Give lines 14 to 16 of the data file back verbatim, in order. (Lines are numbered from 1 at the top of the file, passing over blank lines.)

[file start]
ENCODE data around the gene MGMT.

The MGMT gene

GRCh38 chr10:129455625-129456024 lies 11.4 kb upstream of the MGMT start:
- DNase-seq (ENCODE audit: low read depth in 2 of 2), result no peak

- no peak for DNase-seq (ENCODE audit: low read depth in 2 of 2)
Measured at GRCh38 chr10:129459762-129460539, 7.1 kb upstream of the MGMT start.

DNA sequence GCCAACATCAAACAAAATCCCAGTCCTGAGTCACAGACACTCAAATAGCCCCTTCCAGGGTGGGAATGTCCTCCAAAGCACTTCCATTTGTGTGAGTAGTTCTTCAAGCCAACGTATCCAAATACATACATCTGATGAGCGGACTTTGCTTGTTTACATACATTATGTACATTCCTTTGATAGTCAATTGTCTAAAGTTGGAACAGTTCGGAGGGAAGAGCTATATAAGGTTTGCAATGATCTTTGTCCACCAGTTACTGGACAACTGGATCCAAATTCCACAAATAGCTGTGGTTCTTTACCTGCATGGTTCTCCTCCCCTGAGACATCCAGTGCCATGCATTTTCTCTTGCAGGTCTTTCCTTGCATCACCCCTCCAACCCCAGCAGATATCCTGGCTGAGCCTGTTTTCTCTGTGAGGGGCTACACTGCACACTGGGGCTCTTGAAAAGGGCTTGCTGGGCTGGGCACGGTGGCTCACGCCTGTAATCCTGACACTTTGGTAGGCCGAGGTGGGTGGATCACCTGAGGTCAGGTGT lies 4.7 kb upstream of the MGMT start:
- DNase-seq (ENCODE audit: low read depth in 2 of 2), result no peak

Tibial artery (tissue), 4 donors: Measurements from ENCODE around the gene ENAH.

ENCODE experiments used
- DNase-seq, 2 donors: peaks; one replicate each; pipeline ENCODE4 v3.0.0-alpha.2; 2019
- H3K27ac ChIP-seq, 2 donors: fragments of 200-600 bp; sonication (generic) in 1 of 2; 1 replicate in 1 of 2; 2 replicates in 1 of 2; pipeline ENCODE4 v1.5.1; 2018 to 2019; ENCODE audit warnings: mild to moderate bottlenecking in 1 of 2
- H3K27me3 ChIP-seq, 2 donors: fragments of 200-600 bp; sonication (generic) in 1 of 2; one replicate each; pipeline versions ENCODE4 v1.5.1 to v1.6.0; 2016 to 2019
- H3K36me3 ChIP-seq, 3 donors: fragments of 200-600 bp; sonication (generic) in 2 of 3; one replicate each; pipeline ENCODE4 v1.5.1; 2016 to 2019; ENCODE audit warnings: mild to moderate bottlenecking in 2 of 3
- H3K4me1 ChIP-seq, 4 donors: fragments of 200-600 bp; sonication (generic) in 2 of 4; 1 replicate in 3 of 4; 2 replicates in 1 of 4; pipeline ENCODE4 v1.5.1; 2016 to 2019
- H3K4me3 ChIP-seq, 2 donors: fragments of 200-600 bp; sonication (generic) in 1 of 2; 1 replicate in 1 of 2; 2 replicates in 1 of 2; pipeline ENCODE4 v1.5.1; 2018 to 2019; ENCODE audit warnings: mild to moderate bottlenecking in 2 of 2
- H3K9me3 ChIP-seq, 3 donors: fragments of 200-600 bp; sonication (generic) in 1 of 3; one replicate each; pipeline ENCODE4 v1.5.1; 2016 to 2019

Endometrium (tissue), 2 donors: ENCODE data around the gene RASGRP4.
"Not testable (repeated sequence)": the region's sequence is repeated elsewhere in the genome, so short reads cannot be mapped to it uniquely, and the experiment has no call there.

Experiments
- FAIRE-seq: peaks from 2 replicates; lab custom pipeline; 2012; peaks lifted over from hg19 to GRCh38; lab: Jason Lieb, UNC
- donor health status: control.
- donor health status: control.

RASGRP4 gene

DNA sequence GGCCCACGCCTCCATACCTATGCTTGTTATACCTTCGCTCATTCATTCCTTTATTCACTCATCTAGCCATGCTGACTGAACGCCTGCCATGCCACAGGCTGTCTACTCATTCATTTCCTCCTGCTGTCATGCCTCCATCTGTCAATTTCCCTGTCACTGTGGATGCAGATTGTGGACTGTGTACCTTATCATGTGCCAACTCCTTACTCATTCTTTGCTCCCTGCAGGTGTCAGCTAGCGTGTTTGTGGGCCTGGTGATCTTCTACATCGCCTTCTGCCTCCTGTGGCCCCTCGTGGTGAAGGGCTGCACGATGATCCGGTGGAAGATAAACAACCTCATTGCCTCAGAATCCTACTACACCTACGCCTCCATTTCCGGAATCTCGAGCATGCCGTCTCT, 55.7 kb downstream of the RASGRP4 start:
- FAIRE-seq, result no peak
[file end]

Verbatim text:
- H3K36me3 ChIP-seq, 3 donors: fragments of 200-600 bp; sonication (generic) in 2 of 3; one replicate each; pipeline ENCODE4 v1.5.1; 2016 to 2019; ENCODE audit warnings: mild to moderate bottlenecking in 2 of 3
- H3K4me1 ChIP-seq, 4 donors: fragments of 200-600 bp; sonication (generic) in 2 of 4; 1 replicate in 3 of 4; 2 replicates in 1 of 4; pipeline ENCODE4 v1.5.1; 2016 to 2019
- H3K4me3 ChIP-seq, 2 donors: fragments of 200-600 bp; sonication (generic) in 1 of 2; 1 replicate in 1 of 2; 2 replicates in 1 of 2; pipeline ENCODE4 v1.5.1; 2018 to 2019; ENCODE audit warnings: mild to moderate bottlenecking in 2 of 2